“How long is this going to take?” the man asked the cop after stepping out of his car. He sounded on the brink of emotional collapse. “I don’t know,” the cop answered. “Maybe two, maybe six hours.”
Hundreds of cars were stuck in traffic long enough to finish Hamlet on audiobook – drivers were sitting on the ground next to their cars. The cause? Me – and about 100,000 other cyclists who had shut 1000km of major streets throughout Berlin.
Last Sunday saw the Sternfahrt, a traditional bicycle demonstration by the General German Bicycle Association. This was their 41st ride, and the biggest such demonstration in the world. Organisers estimated there were 100,000 participants – maybe a shameless exaggeration (since who doesn’t like to round up numbers?), but I can confirm there were bikes as far as I could look.
I myself had never heard of this “ride to the stars” before. I joined spontaneously when I saw the masses going down Karl-Marx-Straße in Neukölln. After just a few hundred metres, we ran into endless two-wheeled congestion. There was a bottleneck to turn right onto the freeway tunnel, and we were scooting along for an hour.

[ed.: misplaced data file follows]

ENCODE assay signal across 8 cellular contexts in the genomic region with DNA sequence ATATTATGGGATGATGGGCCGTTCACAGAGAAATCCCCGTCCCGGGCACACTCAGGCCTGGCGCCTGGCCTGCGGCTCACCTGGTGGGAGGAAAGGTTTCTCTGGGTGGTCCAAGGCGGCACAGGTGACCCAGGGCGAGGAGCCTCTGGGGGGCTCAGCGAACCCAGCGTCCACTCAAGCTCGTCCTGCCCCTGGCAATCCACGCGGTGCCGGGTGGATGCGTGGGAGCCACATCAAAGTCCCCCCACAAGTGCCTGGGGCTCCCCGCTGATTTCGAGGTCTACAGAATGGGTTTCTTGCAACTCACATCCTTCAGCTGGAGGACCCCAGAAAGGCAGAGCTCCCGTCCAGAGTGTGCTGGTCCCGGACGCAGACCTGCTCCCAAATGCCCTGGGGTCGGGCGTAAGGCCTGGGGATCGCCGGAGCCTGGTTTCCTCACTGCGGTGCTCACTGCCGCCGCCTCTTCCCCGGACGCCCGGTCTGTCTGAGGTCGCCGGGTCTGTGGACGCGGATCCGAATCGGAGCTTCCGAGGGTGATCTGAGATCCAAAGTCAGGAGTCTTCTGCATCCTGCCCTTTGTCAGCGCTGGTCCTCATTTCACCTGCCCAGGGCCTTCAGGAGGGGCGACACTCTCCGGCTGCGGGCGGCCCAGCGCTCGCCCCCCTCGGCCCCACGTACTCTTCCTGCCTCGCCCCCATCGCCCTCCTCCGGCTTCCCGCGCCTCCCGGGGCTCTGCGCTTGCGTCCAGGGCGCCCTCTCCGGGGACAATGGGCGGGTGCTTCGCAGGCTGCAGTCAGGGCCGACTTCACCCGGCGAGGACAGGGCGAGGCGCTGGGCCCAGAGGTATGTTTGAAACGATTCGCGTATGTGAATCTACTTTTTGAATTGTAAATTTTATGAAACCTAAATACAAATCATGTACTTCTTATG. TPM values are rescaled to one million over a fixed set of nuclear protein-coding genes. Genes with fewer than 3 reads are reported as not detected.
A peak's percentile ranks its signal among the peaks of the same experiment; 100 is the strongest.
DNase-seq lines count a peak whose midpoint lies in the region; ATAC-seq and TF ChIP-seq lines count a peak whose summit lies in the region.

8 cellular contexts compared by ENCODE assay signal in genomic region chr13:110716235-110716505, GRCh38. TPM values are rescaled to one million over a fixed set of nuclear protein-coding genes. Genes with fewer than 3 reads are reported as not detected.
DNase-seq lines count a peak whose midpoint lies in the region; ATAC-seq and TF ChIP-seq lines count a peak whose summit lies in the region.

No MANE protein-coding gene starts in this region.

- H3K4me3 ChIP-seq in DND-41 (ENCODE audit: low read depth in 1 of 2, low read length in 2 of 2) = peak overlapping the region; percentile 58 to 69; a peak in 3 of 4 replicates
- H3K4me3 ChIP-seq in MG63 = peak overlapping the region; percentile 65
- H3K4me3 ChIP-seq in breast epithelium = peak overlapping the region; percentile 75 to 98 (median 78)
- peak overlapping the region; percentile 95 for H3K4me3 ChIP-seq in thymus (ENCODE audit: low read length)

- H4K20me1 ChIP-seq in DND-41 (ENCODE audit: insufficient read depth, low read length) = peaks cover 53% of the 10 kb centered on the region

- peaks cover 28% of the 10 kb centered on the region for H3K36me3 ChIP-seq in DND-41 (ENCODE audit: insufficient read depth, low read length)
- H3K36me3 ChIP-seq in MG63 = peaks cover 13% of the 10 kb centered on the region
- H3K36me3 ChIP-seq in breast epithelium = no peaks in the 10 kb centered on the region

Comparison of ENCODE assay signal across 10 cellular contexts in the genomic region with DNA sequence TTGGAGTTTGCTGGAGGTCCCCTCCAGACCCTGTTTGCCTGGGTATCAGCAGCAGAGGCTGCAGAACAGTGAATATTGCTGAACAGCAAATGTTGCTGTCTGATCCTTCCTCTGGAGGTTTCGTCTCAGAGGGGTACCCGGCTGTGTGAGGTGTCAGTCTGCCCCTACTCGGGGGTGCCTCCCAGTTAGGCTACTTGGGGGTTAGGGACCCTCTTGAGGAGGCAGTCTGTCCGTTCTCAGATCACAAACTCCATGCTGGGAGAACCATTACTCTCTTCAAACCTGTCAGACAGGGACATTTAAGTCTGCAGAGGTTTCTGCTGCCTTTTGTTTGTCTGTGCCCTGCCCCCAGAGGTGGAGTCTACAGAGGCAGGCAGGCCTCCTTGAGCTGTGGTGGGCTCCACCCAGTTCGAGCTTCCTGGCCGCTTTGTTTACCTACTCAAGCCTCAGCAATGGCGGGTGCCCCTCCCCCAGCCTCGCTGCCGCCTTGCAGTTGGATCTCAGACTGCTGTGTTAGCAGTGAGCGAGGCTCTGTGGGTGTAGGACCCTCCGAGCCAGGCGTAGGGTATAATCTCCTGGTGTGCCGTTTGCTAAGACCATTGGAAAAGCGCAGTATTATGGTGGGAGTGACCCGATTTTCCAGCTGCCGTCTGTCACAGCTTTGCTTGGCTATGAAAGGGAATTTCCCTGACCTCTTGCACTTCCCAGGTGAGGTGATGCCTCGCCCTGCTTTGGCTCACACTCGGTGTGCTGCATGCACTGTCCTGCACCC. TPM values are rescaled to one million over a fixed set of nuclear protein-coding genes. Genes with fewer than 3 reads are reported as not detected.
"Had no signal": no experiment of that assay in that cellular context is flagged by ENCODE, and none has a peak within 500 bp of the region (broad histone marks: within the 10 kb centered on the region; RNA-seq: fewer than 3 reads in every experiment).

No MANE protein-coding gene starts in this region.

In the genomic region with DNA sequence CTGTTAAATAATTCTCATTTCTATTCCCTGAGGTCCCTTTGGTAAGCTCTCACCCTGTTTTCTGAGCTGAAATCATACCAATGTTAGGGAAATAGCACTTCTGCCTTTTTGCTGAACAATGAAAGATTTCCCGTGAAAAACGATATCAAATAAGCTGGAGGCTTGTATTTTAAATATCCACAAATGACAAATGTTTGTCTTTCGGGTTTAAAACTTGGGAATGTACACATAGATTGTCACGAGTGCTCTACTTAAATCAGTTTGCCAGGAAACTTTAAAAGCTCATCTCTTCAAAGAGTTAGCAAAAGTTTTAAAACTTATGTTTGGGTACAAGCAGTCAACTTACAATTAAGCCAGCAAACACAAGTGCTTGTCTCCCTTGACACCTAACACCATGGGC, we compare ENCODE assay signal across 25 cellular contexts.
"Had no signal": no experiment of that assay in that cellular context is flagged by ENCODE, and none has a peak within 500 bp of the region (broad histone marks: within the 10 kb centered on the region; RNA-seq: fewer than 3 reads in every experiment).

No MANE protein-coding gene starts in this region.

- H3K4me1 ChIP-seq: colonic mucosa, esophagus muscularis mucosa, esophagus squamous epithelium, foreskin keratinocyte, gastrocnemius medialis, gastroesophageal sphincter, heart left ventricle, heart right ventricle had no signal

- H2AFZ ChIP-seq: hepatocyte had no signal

“Bicycle Race” by Queen blasted out of a mobile sound system when we finally descended into the darkness of the A100 tunnel. It was bliss – and only got better when we came back up into the sunlight. We crested a hill at a very leisurely speed and glided past Tempelhofer Feld.
We abandoned the Autobahn in Schöneberg. But before we left, I got a view of thousands of motionless cars glaring at the sun. The Sternfahrt felt like taking back the city. Some of the participants were protesting for bike-friendly policies – others probably just wanted the chance to ride down the freeway.
I hate cars. They create noise and flith, take up space, and latently threaten to murder pedestrians and cyclists. It’s like a bunch of people decided that they can destroy the planet because they’re too good for public transport. The demonstration on Sunday gave me a feeling of how great cities will feel once we get rid of the automobile. I can’t wait.
The new red-red-green government in Berlin has promised lots of new bike lanes and other improvements. It being Berlin, I wouldn’t hold my breath hoping for this to happen soon. But even if we don’t get more bike lanes, that view of those spiteful drivers trapped in their death machines will keep me happy for the whole year.